How to correct and/or prevent a spamming problem?
December 22, 2005 11:34 AM   Subscribe

Spamhaus says my server is a spammer. How do I check to see if this is true and if it is, how do I stop it? Baring that, how can I prevent spamming in the future?

We're running a dedicated server, with Apache 2.0.

I am NOT Unix savy. I have this position as webmaster by default, so please don't get too techy with me. Yes, I can learn stuff and if you want to point me to educational sources, that's fine.

Yes, I have root access and we're using plesk 6.0 as a control panel, qmail as the email server. The server is hosted by and is not in our physical care.

The good news is that in the midst of writing this post, informed us that the spamming machine, which wasn't ours, has been stopped, we're not in trouble and that they've sent the delist request to Spamhous.

But it has still exposed a weakness in webmaster-kungfu. What do I need to learn and where?
posted by anonpeon to Computers & Internet (6 answers total)
It sounds like spamhaus screwed up, not you. They probably blocked the whole subnet that your box was on.

Most mail servers come secured by default now, so it's very unlikely that you had been abused as an open relay.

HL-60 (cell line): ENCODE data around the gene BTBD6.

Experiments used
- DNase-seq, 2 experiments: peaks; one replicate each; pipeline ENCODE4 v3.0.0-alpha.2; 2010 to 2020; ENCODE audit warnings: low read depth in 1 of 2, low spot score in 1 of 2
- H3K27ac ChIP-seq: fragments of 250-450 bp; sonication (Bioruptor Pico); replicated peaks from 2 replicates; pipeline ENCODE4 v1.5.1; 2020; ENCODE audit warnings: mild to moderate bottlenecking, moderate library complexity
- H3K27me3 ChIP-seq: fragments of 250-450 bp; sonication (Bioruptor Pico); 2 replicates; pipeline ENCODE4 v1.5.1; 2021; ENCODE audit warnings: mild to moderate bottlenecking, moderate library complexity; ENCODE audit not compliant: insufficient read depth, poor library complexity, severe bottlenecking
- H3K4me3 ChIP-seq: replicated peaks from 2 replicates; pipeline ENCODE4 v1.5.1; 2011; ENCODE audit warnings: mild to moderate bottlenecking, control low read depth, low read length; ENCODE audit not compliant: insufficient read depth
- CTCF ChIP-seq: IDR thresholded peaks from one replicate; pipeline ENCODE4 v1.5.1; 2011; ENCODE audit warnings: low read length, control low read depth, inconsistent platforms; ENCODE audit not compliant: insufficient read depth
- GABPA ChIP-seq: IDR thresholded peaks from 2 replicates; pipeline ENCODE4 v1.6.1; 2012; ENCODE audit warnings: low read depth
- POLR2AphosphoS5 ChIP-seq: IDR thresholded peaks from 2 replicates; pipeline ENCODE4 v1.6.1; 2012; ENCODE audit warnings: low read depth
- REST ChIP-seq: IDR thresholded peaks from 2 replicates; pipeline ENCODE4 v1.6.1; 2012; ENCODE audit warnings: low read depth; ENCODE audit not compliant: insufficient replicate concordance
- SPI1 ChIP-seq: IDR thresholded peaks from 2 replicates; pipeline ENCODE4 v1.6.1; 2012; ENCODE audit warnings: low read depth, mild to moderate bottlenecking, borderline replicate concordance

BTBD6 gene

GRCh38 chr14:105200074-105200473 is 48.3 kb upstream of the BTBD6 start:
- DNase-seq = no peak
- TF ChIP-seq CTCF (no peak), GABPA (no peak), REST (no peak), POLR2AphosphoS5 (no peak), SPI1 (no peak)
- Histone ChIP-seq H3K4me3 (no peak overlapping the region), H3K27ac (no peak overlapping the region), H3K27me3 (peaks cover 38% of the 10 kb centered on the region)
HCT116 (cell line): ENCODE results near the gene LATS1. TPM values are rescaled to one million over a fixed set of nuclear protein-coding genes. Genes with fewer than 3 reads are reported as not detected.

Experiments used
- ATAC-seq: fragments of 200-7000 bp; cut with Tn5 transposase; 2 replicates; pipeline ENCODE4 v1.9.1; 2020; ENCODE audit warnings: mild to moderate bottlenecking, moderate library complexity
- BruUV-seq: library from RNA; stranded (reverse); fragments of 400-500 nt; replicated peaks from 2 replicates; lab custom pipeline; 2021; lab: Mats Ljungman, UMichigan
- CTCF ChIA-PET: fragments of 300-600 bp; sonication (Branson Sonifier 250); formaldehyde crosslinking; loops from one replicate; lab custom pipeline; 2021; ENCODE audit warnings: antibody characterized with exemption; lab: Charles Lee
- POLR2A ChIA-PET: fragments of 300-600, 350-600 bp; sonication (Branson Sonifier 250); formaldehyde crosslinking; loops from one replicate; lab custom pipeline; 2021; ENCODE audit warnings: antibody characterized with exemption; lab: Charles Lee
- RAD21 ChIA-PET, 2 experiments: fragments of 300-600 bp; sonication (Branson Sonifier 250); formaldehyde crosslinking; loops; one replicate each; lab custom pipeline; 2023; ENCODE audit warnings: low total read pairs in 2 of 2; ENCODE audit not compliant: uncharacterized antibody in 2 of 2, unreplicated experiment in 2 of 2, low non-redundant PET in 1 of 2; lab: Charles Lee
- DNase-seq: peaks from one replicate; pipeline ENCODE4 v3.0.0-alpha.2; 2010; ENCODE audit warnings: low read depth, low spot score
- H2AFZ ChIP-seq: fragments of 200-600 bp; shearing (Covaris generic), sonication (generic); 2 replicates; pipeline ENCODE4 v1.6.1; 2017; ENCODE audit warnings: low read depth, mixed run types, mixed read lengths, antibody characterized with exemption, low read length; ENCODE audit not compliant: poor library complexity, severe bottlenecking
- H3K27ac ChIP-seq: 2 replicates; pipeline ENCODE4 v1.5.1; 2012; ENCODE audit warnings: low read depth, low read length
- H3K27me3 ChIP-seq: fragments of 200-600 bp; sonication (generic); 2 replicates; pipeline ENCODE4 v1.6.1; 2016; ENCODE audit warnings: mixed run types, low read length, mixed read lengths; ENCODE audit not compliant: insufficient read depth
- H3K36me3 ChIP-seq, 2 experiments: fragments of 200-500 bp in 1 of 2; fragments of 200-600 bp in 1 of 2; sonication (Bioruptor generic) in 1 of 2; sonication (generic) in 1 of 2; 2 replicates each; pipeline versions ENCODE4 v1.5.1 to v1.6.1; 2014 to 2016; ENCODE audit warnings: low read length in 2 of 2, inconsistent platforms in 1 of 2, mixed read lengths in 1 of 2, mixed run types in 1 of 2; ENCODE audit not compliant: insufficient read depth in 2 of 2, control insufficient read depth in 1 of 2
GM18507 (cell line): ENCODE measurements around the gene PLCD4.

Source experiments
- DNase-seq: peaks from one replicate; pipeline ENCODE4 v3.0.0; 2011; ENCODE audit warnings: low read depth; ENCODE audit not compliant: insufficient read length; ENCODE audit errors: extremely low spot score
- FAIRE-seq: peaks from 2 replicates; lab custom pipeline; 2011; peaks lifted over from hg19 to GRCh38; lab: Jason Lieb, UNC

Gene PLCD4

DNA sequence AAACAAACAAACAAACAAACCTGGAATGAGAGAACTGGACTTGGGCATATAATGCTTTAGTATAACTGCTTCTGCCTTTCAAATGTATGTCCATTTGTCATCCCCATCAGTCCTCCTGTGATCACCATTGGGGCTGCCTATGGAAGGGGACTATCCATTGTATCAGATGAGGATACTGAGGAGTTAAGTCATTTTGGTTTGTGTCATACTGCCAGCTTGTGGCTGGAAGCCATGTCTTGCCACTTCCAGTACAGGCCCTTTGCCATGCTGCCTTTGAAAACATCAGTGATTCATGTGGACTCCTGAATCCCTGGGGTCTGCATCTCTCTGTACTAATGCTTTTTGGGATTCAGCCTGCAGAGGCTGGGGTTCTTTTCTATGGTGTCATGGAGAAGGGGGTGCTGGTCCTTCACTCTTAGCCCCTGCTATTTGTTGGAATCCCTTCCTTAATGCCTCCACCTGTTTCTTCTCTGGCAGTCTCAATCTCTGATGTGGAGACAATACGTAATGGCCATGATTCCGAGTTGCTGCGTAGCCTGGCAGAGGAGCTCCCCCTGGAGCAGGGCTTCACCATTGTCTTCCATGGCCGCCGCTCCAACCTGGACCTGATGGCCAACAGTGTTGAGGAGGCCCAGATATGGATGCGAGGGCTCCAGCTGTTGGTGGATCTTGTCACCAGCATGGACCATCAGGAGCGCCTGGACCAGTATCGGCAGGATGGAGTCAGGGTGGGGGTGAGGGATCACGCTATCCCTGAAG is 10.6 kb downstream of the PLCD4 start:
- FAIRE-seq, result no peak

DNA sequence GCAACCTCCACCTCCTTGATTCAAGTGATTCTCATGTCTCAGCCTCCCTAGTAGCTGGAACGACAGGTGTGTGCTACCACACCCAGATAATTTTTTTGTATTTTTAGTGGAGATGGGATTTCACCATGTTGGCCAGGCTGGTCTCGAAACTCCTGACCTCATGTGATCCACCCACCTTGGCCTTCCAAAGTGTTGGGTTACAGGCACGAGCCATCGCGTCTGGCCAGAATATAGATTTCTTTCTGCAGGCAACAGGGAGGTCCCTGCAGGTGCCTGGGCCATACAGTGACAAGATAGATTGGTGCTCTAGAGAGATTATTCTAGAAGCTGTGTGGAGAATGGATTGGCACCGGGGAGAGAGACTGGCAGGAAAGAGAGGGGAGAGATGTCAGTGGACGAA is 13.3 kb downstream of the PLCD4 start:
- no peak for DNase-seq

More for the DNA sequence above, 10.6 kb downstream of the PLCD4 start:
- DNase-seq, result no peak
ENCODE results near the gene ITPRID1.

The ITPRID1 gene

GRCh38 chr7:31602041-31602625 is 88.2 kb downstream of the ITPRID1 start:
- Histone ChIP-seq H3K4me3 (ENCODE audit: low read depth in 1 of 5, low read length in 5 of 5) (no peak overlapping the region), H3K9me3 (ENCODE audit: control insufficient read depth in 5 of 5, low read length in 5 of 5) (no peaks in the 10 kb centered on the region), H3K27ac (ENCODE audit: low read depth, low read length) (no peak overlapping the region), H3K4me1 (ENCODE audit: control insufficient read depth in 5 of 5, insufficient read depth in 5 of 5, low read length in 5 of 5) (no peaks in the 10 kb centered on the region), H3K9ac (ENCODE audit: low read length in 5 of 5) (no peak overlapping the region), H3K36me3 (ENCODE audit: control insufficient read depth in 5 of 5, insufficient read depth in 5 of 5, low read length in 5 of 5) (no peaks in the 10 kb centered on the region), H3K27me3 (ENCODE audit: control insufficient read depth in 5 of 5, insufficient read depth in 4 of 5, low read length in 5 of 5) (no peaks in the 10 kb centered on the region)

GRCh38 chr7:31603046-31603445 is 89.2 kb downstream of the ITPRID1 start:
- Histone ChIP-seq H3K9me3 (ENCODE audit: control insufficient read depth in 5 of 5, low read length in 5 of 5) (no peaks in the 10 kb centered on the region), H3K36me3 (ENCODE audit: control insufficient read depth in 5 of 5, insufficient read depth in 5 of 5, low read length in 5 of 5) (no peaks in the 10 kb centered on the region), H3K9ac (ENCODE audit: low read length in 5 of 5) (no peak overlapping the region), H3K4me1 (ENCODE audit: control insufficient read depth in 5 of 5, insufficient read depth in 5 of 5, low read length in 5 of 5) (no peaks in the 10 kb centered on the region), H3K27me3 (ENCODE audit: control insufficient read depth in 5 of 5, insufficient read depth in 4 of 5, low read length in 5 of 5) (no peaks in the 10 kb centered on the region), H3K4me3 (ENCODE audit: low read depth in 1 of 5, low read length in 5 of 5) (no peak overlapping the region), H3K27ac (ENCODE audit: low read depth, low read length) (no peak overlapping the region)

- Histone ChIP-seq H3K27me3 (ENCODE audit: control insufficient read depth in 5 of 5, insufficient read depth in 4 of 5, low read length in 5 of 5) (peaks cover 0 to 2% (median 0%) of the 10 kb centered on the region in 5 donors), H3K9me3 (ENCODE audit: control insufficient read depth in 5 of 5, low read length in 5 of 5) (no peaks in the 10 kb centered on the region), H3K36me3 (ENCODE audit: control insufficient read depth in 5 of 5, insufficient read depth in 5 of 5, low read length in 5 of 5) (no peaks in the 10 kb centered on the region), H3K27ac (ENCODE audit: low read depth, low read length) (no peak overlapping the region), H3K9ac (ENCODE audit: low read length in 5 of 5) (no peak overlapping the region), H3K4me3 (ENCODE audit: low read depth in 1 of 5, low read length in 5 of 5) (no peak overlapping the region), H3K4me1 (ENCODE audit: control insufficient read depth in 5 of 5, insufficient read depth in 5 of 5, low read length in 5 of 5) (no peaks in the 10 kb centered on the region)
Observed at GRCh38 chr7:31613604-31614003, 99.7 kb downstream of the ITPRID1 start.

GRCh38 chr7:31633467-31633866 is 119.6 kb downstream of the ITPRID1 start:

posted by delmoi at 11:38 AM on December 22, 2005

Spamhaus says the same thing about my mailserver, which is hosted by my ISP. What a bummer.
posted by k8t at 11:50 AM on December 22, 2005

It's also possible that you are running an insecure version of an application that a spammer exploited to gain root-level access, wich they then used to install a rootkit, spamming software, DDoS software, etc.

When I ran my own Linux server, I ran into this problem no less than three times within a year. Each time I had to back up my data, re-install Debian and upgrade everything. It was truly a pain in the ass. My syasmin skills are pretty weak, so I opted to give up my dedicated server and go with a shared hosting plan where I don't have to worry about OS-level security or keeping software up to date to prevent hackers from expoiting vulnerable software.